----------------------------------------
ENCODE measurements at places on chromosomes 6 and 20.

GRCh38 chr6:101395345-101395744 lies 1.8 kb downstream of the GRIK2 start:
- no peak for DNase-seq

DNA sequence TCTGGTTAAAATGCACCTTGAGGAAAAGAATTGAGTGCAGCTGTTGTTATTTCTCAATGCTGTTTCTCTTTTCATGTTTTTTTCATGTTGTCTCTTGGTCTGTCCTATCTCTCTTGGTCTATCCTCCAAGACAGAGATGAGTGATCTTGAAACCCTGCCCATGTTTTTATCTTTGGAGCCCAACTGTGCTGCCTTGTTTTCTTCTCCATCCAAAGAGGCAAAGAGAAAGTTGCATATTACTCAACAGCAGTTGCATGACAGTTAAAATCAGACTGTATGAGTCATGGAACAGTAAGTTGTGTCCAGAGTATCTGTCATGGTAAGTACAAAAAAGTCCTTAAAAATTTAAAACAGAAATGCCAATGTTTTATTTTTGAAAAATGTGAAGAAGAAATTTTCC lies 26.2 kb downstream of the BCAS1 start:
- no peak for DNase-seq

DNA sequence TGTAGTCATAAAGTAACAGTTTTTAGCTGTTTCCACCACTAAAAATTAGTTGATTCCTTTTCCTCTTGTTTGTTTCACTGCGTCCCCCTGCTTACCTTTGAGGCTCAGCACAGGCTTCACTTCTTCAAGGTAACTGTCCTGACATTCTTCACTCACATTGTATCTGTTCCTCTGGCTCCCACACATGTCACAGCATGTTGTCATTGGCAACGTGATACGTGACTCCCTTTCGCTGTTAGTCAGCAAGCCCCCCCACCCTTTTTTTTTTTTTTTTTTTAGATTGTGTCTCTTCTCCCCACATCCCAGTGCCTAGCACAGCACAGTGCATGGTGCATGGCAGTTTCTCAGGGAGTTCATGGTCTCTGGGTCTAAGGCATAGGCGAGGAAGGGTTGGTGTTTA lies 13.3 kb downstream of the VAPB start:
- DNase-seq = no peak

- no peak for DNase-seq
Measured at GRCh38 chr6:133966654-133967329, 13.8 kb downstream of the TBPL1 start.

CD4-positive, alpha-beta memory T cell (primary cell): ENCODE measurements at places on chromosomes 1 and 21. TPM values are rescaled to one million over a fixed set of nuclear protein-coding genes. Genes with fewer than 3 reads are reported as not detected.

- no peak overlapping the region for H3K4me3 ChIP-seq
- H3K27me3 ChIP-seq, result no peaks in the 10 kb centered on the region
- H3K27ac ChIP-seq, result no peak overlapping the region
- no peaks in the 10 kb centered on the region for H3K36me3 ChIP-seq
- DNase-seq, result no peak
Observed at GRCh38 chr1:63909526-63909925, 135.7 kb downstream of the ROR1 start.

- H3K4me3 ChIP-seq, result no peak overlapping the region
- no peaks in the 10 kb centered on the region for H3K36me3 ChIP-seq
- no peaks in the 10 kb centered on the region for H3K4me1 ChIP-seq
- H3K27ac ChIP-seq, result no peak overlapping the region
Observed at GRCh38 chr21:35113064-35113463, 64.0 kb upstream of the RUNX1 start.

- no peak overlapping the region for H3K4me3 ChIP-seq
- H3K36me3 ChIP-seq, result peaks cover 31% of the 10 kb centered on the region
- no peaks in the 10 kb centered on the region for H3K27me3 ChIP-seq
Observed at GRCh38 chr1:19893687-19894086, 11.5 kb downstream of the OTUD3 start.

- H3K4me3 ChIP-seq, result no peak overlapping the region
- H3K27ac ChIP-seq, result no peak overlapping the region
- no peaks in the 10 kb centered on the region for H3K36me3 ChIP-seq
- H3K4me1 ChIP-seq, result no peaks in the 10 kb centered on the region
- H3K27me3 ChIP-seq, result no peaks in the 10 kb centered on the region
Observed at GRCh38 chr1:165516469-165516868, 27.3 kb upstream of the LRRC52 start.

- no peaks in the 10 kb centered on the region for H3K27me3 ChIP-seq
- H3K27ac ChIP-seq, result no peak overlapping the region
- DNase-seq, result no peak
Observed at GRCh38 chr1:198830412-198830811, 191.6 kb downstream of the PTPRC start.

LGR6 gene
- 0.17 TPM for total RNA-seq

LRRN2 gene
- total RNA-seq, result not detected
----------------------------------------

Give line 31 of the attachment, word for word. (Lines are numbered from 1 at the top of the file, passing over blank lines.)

Observed at GRCh38 chr1:165516469-165516868, 27.3 kb upstream of the LRRC52 start.